Iowa City City Council candidates, district incumbents address community concerns

The three Iowa City City Council at-large seat candidates and two current district-seat incumbents took to the stage in a public forum. Megan Alter, Laura Bergus, and Janice Weiner addressed community concerns about climate change, affordable housing, and local government.


Hayden Froehlich

City Council Candidate Laura Bergus answers a question at the Iowa City Council election forum in City Hall on Tuesday, October 22nd, 2019. The candidates were asked questions on a variety of issues including affordable housing, the future of public transport, racially disproportionate police stops, and human trafficking.

Hannah Rovner, News Reporter

Iowa City City Hall seats were filled Tuesday night as five City Council candidates for at-large and district seats convened in a forum to address public concerns, discuss their policies and platforms, and share how they intend to change the Iowa City community.

Candidates in attendance included Megan Alter, Laura Bergus, and Janice Weiner for two at-large seats. Pauline Taylor and John Thomas, both the incumbent candidates running for district seats, were also present.

According to her campaign website, Alter aims to increase opportunities for Iowa City residents and move the city forward.

“One of the things I appreciate the most is how diverse the city is,” Alter said in her opening statement at the forum.

Bergus said she believes local government should be accountable and transparent on her own campaign website.

“I hope to focus on the process [of City Council],” Bergus said in her opening statement. “My background in municipal governance and as a mediator helps me creatively problem solve.”

Weiner said on her campaign’s Facebook page that everyone deserves a voice in local government, and she promises to be that voice.

“I’m running because local government [is the foundation of democracy],” Weiner stated to open the forum. “It is the level of influence that has the most impact on our lives.”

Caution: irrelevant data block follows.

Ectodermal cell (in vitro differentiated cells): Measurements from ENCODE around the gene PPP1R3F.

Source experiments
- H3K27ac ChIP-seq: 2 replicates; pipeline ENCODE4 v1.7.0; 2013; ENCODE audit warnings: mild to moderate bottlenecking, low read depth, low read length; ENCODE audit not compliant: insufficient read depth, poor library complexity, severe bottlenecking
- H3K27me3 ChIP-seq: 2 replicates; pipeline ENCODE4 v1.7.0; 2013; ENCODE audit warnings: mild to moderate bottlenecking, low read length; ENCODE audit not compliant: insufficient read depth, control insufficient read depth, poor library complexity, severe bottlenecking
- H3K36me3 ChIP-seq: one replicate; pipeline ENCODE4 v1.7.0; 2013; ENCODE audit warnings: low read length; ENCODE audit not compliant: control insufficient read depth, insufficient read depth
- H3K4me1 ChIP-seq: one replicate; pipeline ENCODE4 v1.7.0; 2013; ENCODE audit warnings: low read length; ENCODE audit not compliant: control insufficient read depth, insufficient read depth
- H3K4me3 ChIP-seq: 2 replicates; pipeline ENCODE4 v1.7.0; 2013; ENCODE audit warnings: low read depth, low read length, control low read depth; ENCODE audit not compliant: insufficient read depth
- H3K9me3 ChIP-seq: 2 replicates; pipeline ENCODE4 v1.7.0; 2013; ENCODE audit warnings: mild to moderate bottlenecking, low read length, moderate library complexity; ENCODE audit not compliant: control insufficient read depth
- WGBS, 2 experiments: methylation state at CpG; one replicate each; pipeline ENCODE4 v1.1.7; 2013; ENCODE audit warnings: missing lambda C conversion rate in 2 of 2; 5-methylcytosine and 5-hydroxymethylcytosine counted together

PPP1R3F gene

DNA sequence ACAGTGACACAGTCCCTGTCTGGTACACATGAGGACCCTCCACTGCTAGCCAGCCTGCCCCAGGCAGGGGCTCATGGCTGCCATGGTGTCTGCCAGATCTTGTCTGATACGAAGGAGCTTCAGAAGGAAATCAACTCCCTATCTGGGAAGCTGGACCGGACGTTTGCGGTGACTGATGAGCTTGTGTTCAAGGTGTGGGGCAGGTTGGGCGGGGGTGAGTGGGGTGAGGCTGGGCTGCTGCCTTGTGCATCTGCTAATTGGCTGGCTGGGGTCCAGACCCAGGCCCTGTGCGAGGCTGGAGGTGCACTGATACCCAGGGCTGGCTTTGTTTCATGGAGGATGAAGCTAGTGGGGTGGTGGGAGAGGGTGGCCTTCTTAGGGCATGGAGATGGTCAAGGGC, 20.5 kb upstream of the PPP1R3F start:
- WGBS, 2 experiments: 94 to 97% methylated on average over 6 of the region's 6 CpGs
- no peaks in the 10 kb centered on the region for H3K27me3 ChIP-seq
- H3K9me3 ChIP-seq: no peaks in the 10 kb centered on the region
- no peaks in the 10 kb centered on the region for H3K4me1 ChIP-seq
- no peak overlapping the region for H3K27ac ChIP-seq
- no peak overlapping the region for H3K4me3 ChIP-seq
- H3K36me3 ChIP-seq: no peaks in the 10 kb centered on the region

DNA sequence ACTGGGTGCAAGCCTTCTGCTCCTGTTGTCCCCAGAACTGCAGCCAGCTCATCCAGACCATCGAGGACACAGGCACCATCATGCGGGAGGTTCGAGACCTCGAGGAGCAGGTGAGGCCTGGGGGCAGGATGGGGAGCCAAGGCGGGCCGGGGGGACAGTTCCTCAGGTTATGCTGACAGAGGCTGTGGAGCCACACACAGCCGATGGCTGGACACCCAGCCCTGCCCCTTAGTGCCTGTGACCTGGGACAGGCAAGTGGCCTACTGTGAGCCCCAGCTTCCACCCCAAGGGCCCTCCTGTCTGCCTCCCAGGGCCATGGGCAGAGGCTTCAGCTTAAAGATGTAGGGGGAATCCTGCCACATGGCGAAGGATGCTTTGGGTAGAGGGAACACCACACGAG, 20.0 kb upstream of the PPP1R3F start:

The forum kicked off with a public question about how candidates will implement affordable options for households who can only pay $500 to $600 in rent per month.

Bergus responded by saying that she hopes the city will continue its affordable housing plan — which provides for potential strategies and funding processes to combat a growing housing issue in Iowa City.

Weiner agreed and said Iowa City needs new and different ideas in that regard — including having university students at the discussion for affordable housing.

Alter added that the median income for Iowa City residents tends higher in certain areas, so rent needs to be suited properly for each area and standard of living — especially with tax-increment funding.

“A root cause of people not being able to afford housing is they aren’t making enough money,” Alter said.

The public also posed several questions pertaining to climate change in light of Iowa City’s proclamation declaring a climate crisis in August.

RELATED: City Council declares a state of climate crisis

When asked about reducing greenhouse gases, Weiner said the city can further solarize housing to reduce carbon and the electricity bills of citizens. She added that she would work closely with the University of Iowa to reduce emissions created from its Power Plant, if elected. Some local activists have called for the UI to shut down the plant because it burns coal, and the UI has pointed to its efforts to stop burning coal by 2025 in response.

While Bergus alluded to the various “large and small” things the city can do to get the message out about climate change, Alter made more specific suggestions — such as planting more trees as a way to build the community.

“We can incentivize landlords to plant trees which would benefit the city and the landlord creating more bang for their buck,” Alter said.

RELATED: Five Iowa City Council candidates discuss affordable housing, transportation

When the candidates were asked about how much time they intend to spend working on council business any given week, incumbent Taylor said there isn’t a time cap on City Council issues. In her four years of experience, it can range anywhere from 10 to 20 hours per week, she said.

Weiner referred to her experience as a diplomat, stating that she will take as much time as she is given, and a time cap cannot be put on work.

In her closing statement, Bergus said she will be a tireless advocate for the Iowa City community and push forward progressive policies the current City Council has implemented.

Weiner closed with an emphasis on her identity as a public servant and an Iowan, saying that she is learning every day about how a city runs, and will continue to do so.

“I’m here to help people’s lives,” Alter said in her final statement. “I think it’s important for [City Council] to remain judicious in the way they govern and understand what the city needs and what the residents do.”